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2 Stroke Tuning

Discussion in 'Maintenance and Servicing' started by Nicholai_Chev, Dec 27, 2015.

  1. Hi guys, need a little guidance on tuning a 70cc 2 stroke scooter.

    I've had to change to premix (32:1) after the factory oil tank mixer started leaking.
    After doing so the engine wouldn't rev beyond idle on the size 80 Main jet.
    -->On a size 90 jet their is plenty of power however the engine and exhaust feel very hot
    -->On a size 100 jet the engine hesitates just of idle to full power however is fine once the rpm builds up.

    Before I blow myself up, should I put a 95 jet in or focus on the needle clip?

  2. #2 mike8863, Dec 28, 2015
    Last edited: Dec 28, 2015
    When you have gone from oil injected to premix you have increased the viscosity of the fuel rendering your jetting too lean ( add oil to fuel, 'thickens' the fuel meaning less fuel gets through the jets ).
    'Basically' there are 3 fuel metering systems in a carb. Idle, needle AND seat and main jet....and they work TOGETHER to provide the correct amount of fuel.
    ( tip . the 'pilot air screw' works in reverse...the more you open the screw the more air you introduce into the idle circuit and the less fuel is drawn from the idle jet. )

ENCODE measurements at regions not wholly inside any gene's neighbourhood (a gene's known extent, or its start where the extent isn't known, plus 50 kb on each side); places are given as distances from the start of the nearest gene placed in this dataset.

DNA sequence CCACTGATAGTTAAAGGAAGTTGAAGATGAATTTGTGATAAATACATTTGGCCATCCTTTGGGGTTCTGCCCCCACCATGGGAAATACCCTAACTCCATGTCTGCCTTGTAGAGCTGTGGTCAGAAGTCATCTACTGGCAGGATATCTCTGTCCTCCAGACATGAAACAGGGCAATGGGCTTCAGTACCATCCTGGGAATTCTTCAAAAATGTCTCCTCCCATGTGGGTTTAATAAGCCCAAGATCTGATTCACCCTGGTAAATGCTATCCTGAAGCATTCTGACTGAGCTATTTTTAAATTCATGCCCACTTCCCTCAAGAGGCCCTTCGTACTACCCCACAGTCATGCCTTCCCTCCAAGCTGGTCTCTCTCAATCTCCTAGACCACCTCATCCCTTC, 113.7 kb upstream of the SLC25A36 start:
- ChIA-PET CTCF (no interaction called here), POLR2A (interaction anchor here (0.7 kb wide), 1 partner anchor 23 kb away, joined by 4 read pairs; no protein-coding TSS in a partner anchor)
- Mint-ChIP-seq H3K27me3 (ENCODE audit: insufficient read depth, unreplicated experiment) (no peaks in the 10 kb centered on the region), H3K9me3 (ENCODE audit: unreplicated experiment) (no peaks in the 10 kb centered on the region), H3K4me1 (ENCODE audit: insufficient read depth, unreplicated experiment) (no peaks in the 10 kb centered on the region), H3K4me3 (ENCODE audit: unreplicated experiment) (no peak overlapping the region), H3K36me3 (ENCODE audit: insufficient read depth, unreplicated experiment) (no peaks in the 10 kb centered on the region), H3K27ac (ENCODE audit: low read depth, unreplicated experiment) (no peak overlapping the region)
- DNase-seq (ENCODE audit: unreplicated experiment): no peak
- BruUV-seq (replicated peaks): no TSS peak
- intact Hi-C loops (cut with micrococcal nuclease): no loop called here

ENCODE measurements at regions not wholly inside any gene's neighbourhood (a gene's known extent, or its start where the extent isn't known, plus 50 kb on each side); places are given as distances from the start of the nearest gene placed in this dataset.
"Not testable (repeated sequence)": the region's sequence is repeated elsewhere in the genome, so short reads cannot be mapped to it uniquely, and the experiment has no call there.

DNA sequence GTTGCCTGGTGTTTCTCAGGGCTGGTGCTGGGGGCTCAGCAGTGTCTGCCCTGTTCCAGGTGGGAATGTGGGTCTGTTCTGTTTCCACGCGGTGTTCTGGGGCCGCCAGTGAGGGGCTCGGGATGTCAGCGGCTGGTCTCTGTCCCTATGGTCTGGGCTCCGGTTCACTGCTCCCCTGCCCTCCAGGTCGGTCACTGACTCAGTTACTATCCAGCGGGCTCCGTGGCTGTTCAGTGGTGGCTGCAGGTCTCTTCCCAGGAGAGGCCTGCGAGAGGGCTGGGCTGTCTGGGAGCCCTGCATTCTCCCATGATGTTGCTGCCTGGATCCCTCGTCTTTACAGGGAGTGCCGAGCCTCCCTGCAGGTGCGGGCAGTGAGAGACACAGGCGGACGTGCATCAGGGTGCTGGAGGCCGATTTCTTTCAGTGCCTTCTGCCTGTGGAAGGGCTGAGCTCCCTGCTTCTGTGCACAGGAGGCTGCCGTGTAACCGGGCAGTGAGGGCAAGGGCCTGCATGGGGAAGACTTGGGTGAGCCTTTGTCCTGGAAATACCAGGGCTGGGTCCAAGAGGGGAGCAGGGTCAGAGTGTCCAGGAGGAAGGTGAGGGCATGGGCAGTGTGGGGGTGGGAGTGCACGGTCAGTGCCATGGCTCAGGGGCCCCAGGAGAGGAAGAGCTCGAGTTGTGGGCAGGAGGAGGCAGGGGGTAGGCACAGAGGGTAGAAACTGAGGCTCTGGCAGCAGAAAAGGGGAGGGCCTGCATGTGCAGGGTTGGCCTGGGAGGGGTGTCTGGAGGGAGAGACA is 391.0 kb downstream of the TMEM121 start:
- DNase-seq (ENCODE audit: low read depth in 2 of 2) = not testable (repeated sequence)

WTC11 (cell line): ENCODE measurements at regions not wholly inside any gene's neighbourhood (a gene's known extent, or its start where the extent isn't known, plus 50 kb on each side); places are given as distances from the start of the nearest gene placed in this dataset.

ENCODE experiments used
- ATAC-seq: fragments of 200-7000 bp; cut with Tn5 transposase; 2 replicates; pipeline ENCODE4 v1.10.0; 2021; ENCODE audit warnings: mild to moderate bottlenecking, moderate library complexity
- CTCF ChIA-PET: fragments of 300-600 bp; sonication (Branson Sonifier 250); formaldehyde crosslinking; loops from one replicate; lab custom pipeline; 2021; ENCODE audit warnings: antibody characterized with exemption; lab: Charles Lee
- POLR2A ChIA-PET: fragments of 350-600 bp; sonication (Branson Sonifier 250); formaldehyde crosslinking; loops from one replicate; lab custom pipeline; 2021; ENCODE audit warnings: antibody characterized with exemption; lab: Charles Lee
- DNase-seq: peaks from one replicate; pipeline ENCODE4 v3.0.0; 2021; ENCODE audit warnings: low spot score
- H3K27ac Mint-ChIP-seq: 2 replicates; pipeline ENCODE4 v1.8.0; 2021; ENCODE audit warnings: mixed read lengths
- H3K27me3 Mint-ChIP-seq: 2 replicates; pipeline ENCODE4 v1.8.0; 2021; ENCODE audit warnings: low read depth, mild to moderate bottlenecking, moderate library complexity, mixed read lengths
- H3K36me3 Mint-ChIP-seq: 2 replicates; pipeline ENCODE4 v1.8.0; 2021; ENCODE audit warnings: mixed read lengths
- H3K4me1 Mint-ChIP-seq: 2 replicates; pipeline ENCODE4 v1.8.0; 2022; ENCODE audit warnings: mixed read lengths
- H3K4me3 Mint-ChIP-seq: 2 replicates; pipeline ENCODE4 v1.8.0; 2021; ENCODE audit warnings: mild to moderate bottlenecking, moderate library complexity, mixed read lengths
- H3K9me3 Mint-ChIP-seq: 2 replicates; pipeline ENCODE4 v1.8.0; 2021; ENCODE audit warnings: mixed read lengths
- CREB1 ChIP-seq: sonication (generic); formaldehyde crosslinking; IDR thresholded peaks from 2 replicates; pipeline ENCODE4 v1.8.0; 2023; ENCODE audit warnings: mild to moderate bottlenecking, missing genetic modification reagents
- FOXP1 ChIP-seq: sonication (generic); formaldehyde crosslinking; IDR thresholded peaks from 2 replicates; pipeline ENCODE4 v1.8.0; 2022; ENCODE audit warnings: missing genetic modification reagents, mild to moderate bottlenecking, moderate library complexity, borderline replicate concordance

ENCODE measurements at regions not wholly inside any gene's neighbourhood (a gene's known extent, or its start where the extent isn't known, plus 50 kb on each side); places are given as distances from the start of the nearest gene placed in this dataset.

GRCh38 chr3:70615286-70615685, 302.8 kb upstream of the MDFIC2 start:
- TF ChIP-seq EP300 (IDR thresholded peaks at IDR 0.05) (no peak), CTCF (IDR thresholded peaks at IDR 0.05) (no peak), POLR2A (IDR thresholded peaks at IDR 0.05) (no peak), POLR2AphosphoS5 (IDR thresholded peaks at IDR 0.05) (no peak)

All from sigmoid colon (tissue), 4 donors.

From your decription the 100 main jet is nearer to the mark, but sorting the idle and midrange is an issue...learn to read sparkplugs.

    • Agree Agree x 1
  3. You definitely need a larger main jet. It's more to do with the oil, which doesn't go towards creating your air/fuel mixture, taking up volume which would previously have been occupied by fuel which did, than being a viscosity thing.
  4. Thanks for the help

    As the engine was running better (presumably leaner) on the 90, would it be best to aim towards 105 or leave the jet alone and adjust the needle?
    Will be getting a few new sparkplugs today to test.
  5. General rule is to get the main jet right first and then work down the range of throttle settings. That's because, at full throttle, the fuelling is almost entirely dependent on the main jet and isn't affected by anything else So it's relatively easy to get right and then remains fixed while you fiddle with everything else.

    I'm not sure if you'll be able to do meaningful plug chops on an auto scooter as you can't do the correct cut the ignition and simultaneously pull the clutch procedure.
    • Winner Winner x 1
  6. While not adding to the original topic, your comment re plug chop has reminded me of a question I have about two-stroke auto scooters.

    On a normal two-stroke bike, if you are thrashing the tits off of it and the engine "nips up" you VERY QUICKLY pull in the clutch lever.

    So what, if anything, can you do if a CVT scooter's two-stroke motor "nips up"?

    Will it lock up the back wheel, or just drift to a gentle stop?
  7. My experience of fairly primitive CVT systems is that they're fairly "soft". Whilst I haven't had it happen, I suspect that, at least on dry bitumen, the belt would slip before the tyre let go.